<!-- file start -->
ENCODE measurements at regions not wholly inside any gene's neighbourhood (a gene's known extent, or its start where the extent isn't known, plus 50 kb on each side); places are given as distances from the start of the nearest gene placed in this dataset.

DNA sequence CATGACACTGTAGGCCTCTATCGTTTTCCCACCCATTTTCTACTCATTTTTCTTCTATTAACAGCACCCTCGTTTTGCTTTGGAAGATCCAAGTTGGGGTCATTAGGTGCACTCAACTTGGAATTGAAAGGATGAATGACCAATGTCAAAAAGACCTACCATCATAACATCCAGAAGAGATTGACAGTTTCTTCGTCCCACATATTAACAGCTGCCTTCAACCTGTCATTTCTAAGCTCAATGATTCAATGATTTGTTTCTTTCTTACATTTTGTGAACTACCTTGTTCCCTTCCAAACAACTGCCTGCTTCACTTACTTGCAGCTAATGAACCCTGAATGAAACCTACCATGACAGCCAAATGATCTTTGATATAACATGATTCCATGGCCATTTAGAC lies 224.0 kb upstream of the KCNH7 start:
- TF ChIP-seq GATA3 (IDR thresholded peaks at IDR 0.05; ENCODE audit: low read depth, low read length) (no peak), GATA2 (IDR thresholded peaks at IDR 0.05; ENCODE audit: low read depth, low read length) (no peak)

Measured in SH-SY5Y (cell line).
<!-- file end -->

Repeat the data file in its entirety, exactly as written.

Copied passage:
ENCODE measurements at regions not wholly inside any gene's neighbourhood (a gene's known extent, or its start where the extent isn't known, plus 50 kb on each side); places are given as distances from the start of the nearest gene placed in this dataset.

DNA sequence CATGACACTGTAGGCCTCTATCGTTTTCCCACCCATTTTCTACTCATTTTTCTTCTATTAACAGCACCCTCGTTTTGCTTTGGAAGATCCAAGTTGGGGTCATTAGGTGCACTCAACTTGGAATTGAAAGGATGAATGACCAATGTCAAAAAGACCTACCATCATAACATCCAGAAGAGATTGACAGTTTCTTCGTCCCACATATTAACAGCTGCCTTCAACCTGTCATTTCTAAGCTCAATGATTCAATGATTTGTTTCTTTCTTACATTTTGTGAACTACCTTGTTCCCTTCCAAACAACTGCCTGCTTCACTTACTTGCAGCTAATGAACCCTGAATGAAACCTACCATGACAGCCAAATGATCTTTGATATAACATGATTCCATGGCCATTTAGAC lies 224.0 kb upstream of the KCNH7 start:
- TF ChIP-seq GATA3 (IDR thresholded peaks at IDR 0.05; ENCODE audit: low read depth, low read length) (no peak), GATA2 (IDR thresholded peaks at IDR 0.05; ENCODE audit: low read depth, low read length) (no peak)

Measured in SH-SY5Y (cell line).